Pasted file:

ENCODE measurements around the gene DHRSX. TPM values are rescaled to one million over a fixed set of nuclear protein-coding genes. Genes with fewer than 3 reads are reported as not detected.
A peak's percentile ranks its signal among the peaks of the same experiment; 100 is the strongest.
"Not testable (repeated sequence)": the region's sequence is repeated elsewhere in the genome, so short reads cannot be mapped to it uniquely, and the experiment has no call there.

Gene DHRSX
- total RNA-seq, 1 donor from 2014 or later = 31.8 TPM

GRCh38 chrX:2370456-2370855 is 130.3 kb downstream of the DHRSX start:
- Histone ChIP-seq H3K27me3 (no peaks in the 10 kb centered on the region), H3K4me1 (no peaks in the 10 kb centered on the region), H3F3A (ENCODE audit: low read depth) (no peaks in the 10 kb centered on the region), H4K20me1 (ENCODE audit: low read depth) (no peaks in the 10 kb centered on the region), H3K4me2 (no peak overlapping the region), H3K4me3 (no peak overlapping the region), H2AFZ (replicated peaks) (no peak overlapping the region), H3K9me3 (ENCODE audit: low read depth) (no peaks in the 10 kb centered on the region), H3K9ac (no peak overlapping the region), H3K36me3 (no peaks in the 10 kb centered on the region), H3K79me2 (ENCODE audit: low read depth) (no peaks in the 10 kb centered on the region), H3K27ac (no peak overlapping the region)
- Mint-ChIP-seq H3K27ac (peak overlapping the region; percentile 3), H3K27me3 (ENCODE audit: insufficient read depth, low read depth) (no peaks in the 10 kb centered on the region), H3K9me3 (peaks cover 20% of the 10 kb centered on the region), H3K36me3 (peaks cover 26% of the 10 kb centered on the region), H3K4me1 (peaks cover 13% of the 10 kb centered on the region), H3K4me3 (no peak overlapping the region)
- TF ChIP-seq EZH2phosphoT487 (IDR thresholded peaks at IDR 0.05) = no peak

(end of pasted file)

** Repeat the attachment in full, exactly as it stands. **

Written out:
ENCODE measurements around the gene DHRSX. TPM values are rescaled to one million over a fixed set of nuclear protein-coding genes. Genes with fewer than 3 reads are reported as not detected.
A peak's percentile ranks its signal among the peaks of the same experiment; 100 is the strongest.
"Not testable (repeated sequence)": the region's sequence is repeated elsewhere in the genome, so short reads cannot be mapped to it uniquely, and the experiment has no call there.

Gene DHRSX
- total RNA-seq, 1 donor from 2014 or later = 31.8 TPM

GRCh38 chrX:2370456-2370855 is 130.3 kb downstream of the DHRSX start:
- Histone ChIP-seq H3K27me3 (no peaks in the 10 kb centered on the region), H3K4me1 (no peaks in the 10 kb centered on the region), H3F3A (ENCODE audit: low read depth) (no peaks in the 10 kb centered on the region), H4K20me1 (ENCODE audit: low read depth) (no peaks in the 10 kb centered on the region), H3K4me2 (no peak overlapping the region), H3K4me3 (no peak overlapping the region), H2AFZ (replicated peaks) (no peak overlapping the region), H3K9me3 (ENCODE audit: low read depth) (no peaks in the 10 kb centered on the region), H3K9ac (no peak overlapping the region), H3K36me3 (no peaks in the 10 kb centered on the region), H3K79me2 (ENCODE audit: low read depth) (no peaks in the 10 kb centered on the region), H3K27ac (no peak overlapping the region)
- Mint-ChIP-seq H3K27ac (peak overlapping the region; percentile 3), H3K27me3 (ENCODE audit: insufficient read depth, low read depth) (no peaks in the 10 kb centered on the region), H3K9me3 (peaks cover 20% of the 10 kb centered on the region), H3K36me3 (peaks cover 26% of the 10 kb centered on the region), H3K4me1 (peaks cover 13% of the 10 kb centered on the region), H3K4me3 (no peak overlapping the region)
- TF ChIP-seq EZH2phosphoT487 (IDR thresholded peaks at IDR 0.05) = no peak